A district attorney investigates the racially charged case of three teenagers accused of the murder of a blind Puerto Rican boy. He begins to discover that the facts in the case aren't ... See full summary »
Harry is a married writer who has an affair with a woman whose husband knows that she is unfaithful. As a result of his work, Harry has trouble distinguishing between fantasy and reality ... See full summary »
An unpopular U.S. President manages to get a nuclear disarmament treaty through the Senate, but finds that the nation is turning against him. Jiggs Casey, a Marine Colonel, finds evidence that General Scott, the wildly popular head of the Joint Chiefs and certain Presidential Candidate in 2 years is not planning to wait. Casey goes to the president with the information and a web of intrigue begins with each side unsure of who can be trusted. Written by
John Vogel <email@example.com>
The film is set in the near future (relative to 1964), but the exact date is never given. While subtle clues in the film suggest that it is most likely set in May 1975, Senator Prentice's limousine has registration stickers on its license plate for 1969 and 1970. See more »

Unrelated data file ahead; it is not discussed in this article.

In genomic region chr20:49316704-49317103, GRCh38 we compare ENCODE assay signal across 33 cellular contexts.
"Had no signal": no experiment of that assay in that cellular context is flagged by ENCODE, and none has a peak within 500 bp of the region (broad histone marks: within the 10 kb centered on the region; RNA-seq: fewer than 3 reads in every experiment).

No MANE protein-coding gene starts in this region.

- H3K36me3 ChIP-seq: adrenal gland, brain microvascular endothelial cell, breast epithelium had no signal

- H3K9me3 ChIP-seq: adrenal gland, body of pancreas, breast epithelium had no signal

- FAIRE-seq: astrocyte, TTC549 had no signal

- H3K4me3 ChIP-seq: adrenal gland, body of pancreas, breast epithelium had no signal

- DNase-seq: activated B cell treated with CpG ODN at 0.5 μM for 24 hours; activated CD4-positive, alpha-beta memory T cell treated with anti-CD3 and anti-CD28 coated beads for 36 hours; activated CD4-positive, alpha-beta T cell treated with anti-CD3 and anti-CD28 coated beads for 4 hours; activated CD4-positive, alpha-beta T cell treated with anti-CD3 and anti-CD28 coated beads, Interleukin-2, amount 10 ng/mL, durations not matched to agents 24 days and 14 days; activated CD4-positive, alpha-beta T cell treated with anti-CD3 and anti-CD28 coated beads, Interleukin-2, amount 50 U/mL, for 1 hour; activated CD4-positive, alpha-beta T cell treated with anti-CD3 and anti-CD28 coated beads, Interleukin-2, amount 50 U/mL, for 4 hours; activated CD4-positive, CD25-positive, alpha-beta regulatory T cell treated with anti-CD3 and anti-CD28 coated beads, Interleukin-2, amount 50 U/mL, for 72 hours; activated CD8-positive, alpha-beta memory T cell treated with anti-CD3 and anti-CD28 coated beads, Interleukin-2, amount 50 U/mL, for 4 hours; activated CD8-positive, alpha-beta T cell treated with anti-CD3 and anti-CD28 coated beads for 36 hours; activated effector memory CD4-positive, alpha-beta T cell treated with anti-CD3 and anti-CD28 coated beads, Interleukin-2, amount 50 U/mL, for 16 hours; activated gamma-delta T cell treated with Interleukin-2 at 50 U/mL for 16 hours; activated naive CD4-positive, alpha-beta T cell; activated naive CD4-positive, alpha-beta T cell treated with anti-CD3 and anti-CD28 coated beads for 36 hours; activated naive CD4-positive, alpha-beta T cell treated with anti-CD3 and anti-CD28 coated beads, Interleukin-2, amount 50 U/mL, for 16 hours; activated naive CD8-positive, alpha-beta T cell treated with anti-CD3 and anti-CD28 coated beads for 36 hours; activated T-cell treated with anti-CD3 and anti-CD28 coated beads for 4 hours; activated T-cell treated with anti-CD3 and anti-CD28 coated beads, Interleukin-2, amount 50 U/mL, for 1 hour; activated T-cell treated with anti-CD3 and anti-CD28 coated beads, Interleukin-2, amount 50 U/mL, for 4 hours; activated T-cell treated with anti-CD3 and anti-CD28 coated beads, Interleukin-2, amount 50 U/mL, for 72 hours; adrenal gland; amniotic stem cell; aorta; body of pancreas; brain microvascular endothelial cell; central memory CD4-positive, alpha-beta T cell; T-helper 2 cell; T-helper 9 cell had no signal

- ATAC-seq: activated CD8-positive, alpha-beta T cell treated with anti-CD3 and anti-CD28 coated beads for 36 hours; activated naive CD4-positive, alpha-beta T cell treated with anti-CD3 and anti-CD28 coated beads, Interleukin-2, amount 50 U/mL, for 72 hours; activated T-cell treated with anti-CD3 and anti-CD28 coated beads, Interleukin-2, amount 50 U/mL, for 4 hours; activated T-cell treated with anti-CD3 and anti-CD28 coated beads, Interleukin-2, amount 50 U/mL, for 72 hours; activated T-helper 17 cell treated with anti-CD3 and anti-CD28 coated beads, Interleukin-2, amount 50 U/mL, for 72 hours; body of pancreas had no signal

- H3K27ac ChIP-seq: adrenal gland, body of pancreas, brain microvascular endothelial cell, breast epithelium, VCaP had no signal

One of the peace picketers' signs says "Tank God for Lyman and the Treaty" instead of the intended "Thank God for...." See more »
An excellent cast, a well-crafted script, and a talented director add up to one of the great films.
This movie captures the paranoia of the cold war and how that paranoia tested the strength and definition of a democracy. The importance of civilian control over the military is well illustrated in this chilling story of a plot by the Pentagon to overthrow the US President because the military disagrees with his disarmament policy.
Use of black & white gives the film the look of a documentary, emphasizing the sense of realism for the story. If you have the chance, see this movie.
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